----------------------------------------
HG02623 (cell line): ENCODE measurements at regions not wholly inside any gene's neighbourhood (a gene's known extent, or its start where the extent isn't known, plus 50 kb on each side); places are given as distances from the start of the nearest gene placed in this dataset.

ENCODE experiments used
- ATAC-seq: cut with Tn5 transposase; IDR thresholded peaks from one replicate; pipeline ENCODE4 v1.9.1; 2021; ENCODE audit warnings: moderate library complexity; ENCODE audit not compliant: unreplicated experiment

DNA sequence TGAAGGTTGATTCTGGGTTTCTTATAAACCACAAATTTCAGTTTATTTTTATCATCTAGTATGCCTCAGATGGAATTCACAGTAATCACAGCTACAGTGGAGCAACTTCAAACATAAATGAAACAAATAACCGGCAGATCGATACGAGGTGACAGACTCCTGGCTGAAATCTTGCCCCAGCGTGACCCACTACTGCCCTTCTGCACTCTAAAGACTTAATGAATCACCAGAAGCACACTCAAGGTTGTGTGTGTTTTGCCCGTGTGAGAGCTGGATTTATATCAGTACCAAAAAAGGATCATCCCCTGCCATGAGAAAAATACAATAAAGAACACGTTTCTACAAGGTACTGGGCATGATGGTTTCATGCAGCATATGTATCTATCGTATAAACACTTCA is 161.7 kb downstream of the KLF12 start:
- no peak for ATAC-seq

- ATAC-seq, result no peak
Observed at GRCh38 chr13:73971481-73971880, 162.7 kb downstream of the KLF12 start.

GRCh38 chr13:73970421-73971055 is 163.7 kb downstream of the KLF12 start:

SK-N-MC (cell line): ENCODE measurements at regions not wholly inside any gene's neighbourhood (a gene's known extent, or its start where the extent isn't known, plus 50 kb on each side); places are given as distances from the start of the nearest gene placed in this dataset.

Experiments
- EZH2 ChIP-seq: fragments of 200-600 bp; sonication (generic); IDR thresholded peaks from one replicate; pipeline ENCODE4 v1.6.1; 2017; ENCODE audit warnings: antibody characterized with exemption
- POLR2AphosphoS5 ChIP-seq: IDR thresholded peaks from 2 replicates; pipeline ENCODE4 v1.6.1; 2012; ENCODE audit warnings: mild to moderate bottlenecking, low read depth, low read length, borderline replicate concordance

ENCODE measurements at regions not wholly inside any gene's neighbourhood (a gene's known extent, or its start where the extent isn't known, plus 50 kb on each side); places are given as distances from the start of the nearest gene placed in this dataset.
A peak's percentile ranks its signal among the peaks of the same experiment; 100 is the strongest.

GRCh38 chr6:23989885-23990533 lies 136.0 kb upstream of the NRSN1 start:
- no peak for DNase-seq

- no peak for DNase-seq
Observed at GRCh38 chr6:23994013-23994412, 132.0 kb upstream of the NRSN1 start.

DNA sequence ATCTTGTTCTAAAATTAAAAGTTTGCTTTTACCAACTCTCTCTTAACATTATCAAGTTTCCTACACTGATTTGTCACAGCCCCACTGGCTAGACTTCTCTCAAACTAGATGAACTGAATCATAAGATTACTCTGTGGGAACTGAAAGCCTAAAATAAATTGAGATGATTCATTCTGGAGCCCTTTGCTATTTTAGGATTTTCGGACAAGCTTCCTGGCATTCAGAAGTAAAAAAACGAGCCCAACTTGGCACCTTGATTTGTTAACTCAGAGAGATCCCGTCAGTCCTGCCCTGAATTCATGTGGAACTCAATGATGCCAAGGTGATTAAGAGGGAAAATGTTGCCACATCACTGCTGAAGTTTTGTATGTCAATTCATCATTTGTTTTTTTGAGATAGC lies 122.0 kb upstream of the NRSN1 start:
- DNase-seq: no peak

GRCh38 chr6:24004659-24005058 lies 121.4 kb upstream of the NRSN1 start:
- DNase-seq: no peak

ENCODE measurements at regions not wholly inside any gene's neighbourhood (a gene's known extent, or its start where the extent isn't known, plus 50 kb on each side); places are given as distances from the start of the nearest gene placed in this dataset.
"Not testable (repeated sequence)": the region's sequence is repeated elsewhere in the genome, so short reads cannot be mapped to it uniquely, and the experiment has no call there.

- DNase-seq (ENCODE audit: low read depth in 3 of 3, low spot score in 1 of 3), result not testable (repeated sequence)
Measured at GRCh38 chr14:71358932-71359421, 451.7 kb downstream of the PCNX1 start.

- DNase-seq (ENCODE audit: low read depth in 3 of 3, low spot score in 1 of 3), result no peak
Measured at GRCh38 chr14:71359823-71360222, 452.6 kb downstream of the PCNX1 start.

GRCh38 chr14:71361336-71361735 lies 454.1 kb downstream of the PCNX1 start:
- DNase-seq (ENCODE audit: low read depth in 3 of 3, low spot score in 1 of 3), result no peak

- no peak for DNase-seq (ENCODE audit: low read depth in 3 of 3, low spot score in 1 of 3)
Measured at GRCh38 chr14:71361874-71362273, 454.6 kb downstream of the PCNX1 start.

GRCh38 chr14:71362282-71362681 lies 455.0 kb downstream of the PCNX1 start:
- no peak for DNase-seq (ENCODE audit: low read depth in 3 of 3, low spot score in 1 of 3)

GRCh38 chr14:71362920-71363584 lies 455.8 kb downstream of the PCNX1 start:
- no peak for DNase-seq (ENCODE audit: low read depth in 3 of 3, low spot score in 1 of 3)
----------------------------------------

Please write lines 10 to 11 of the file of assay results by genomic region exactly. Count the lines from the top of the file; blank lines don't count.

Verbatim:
Experiments
- EZH2 ChIP-seq: fragments of 200-600 bp; sonication (generic); IDR thresholded peaks from one replicate; pipeline ENCODE4 v1.6.1; 2017; ENCODE audit warnings: antibody characterized with exemption